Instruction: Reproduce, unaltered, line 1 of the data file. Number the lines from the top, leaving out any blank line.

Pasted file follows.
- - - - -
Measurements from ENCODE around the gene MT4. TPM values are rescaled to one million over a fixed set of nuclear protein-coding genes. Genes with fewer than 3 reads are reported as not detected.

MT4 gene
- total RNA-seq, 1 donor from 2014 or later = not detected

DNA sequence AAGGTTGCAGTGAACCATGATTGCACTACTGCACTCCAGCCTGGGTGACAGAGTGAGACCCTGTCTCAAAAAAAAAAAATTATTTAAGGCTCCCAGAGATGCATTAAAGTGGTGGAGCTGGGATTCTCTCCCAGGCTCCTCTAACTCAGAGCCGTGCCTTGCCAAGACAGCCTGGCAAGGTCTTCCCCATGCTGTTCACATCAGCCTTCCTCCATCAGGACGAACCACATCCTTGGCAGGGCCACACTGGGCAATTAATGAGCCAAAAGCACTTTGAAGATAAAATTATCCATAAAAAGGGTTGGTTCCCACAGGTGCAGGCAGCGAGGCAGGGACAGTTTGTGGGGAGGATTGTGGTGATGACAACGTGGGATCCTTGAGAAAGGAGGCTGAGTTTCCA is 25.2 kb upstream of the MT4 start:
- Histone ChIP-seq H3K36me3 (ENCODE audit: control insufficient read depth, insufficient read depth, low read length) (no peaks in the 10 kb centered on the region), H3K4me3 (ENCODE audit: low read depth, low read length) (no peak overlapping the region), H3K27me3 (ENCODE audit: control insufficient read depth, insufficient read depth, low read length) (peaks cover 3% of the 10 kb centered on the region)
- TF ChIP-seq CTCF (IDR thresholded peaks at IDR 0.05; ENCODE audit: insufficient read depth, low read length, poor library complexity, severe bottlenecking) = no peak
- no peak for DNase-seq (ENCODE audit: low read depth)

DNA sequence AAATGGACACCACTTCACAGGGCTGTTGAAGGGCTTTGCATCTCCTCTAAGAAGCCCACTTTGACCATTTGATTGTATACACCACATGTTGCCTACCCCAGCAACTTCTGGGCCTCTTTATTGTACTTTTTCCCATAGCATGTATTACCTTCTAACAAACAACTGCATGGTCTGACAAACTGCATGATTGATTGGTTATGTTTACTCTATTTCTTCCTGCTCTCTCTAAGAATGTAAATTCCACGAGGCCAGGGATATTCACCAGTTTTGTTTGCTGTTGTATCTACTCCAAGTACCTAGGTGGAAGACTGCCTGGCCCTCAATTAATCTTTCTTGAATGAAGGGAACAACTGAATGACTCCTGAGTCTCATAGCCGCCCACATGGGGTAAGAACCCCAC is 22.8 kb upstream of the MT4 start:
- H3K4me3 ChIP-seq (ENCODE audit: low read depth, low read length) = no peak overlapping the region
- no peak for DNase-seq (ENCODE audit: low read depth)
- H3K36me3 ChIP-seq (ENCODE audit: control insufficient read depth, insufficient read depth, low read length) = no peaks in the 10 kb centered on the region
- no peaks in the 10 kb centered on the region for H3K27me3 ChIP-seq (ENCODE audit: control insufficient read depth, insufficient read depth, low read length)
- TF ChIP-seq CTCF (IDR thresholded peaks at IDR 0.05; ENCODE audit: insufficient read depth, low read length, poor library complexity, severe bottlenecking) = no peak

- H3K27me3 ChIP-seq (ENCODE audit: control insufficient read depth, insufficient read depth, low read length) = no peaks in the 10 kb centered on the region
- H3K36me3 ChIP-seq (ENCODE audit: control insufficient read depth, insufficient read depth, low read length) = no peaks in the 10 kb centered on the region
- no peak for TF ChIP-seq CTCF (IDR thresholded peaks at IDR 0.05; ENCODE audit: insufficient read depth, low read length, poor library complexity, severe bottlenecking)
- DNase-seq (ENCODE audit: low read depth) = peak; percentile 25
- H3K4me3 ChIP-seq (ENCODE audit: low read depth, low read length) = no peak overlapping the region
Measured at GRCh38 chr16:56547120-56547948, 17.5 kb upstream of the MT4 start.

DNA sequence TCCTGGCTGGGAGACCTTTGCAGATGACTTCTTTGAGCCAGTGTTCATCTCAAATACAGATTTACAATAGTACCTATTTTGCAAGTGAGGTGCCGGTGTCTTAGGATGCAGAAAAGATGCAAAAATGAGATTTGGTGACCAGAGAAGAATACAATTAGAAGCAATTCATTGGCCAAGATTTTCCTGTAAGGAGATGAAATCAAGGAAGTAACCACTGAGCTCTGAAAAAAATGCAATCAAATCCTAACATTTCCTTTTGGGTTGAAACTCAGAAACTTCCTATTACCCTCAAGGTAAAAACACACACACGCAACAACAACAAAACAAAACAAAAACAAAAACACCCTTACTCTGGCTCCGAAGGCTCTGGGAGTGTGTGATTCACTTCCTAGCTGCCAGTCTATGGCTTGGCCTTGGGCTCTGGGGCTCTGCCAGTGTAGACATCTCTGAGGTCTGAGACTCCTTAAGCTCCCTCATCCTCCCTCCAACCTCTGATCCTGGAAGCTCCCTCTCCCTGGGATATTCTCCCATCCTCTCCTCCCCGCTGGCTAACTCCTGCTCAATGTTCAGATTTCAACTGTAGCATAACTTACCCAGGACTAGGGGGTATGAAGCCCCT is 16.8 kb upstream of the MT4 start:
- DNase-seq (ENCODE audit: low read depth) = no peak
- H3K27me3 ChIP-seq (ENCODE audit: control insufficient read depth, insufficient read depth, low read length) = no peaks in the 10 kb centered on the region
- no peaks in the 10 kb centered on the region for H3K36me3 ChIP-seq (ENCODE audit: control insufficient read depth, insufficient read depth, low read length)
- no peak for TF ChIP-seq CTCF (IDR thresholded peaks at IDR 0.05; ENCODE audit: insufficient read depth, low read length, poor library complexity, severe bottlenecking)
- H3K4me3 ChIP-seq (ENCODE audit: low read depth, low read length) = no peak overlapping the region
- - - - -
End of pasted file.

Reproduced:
Measurements from ENCODE around the gene MT4. TPM values are rescaled to one million over a fixed set of nuclear protein-coding genes. Genes with fewer than 3 reads are reported as not detected.